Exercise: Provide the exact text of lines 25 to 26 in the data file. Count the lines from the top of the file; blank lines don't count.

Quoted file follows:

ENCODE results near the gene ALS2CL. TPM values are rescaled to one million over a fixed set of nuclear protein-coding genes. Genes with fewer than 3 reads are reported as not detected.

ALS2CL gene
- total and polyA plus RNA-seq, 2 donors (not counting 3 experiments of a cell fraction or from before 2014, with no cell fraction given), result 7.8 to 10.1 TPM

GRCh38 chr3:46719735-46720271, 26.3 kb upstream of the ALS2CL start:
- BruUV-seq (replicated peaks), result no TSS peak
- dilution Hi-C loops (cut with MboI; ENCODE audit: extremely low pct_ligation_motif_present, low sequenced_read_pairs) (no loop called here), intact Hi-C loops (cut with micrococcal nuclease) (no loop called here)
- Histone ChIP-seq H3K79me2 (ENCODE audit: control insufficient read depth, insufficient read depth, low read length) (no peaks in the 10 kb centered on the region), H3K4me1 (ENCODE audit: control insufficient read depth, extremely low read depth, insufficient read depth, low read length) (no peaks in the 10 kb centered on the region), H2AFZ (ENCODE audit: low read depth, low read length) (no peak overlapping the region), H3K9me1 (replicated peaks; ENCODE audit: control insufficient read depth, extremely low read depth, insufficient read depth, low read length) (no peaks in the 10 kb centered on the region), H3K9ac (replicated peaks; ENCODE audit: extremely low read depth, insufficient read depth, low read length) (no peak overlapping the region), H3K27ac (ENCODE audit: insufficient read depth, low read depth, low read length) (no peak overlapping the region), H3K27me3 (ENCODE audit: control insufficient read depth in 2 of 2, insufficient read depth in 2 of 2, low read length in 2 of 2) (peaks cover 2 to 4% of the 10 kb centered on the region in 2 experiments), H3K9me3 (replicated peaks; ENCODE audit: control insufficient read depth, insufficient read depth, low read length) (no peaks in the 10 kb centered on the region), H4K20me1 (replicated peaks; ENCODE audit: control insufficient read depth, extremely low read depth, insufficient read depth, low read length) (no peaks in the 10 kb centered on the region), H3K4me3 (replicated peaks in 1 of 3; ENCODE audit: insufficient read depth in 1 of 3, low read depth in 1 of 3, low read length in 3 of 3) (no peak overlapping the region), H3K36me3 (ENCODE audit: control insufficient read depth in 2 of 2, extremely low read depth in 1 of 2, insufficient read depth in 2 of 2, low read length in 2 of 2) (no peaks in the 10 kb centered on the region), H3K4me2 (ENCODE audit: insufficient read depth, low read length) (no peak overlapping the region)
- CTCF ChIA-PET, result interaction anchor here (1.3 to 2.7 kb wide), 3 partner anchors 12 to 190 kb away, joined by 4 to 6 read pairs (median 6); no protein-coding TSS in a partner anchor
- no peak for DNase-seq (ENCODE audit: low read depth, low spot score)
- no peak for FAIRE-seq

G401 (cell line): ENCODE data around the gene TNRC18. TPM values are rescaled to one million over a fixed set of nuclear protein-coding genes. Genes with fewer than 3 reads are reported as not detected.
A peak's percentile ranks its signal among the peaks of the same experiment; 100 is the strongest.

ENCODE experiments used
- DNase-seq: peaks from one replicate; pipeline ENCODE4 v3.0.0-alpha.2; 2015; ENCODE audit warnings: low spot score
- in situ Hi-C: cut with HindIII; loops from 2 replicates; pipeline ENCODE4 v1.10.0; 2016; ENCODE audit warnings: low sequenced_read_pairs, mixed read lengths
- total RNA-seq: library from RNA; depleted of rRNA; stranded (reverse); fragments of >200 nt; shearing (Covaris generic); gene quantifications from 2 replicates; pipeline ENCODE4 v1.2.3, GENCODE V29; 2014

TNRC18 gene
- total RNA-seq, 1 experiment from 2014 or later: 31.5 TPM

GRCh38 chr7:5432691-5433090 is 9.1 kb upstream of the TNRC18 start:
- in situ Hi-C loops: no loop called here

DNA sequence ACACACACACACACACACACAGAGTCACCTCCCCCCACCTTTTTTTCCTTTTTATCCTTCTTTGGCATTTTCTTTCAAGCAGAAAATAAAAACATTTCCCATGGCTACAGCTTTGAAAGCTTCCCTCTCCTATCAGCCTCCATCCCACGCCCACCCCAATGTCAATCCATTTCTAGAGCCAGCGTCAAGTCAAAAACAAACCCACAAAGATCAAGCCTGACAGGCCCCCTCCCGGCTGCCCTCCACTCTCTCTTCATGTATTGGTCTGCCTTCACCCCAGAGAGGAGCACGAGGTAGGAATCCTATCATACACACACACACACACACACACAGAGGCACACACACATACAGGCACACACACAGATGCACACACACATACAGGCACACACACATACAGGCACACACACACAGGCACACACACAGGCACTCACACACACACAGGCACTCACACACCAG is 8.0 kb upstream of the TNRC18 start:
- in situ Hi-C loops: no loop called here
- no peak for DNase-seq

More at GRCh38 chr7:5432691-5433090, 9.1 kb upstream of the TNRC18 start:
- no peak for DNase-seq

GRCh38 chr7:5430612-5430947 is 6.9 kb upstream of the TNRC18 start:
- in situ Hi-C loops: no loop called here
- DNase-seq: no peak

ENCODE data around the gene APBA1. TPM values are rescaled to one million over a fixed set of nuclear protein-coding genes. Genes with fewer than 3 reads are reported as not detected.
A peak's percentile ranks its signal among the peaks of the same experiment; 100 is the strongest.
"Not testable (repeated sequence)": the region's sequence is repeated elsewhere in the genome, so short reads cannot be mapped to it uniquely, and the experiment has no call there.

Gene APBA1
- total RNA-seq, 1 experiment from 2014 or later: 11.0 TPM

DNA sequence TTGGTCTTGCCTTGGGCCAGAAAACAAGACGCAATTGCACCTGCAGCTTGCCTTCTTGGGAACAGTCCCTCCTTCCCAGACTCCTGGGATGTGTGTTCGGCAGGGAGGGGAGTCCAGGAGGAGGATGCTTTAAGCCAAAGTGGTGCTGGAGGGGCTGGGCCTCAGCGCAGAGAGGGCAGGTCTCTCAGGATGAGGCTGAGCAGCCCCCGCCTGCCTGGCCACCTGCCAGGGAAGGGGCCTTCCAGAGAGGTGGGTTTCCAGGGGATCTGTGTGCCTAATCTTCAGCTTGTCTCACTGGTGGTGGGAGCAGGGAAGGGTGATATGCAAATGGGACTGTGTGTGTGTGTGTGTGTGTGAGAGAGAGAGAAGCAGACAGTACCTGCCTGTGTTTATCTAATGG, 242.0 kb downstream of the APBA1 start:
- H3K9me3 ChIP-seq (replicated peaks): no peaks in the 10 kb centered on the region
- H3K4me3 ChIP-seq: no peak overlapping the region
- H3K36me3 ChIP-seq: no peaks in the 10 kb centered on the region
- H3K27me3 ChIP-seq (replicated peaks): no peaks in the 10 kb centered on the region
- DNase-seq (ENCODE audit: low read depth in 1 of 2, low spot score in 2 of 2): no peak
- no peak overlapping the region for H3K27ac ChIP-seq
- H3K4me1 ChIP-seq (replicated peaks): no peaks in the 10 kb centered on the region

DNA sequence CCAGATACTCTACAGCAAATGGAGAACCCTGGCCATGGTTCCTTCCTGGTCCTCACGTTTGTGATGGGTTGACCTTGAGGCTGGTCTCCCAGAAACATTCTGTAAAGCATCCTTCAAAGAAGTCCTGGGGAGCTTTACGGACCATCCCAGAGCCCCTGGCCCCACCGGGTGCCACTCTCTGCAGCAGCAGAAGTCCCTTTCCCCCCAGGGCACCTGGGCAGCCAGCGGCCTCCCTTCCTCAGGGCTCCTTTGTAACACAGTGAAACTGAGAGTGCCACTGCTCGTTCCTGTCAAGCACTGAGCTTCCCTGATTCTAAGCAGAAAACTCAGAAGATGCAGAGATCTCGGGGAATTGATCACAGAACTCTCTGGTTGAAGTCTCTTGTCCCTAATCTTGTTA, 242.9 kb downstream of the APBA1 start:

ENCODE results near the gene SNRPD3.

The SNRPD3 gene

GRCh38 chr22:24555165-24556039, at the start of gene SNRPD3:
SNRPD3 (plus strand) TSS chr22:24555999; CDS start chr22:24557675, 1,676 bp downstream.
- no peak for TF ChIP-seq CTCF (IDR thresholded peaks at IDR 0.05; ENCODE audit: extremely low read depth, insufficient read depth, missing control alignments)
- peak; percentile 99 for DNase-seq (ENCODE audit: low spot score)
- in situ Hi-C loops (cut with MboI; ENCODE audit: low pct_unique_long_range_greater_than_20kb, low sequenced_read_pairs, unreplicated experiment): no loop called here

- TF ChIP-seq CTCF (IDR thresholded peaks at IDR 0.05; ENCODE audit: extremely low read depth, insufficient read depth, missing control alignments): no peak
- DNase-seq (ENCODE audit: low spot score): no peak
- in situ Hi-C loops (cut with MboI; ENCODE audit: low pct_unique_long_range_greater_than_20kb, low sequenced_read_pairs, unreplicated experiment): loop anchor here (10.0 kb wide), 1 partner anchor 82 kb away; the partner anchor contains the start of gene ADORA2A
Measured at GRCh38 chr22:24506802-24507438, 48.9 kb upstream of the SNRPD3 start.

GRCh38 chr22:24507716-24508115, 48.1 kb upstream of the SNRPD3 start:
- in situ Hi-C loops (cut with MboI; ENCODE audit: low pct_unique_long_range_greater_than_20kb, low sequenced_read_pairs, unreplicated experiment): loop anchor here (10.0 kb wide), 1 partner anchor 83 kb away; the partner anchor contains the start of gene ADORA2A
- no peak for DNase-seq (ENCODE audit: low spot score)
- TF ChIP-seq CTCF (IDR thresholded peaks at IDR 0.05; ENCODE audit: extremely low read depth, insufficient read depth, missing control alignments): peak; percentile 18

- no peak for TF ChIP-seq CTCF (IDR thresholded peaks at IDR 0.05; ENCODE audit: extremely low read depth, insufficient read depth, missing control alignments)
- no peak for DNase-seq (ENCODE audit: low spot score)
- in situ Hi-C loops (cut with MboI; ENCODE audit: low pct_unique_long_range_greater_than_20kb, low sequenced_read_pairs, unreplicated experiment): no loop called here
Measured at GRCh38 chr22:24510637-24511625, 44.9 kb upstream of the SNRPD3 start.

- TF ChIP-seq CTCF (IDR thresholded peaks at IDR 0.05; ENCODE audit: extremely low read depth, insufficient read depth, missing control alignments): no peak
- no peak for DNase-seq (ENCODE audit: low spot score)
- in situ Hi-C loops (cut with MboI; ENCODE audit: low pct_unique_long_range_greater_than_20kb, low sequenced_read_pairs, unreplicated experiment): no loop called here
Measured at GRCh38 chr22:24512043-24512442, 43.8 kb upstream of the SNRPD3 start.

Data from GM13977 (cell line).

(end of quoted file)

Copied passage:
- no peak for DNase-seq

GRCh38 chr7:5430612-5430947 is 6.9 kb upstream of the TNRC18 start: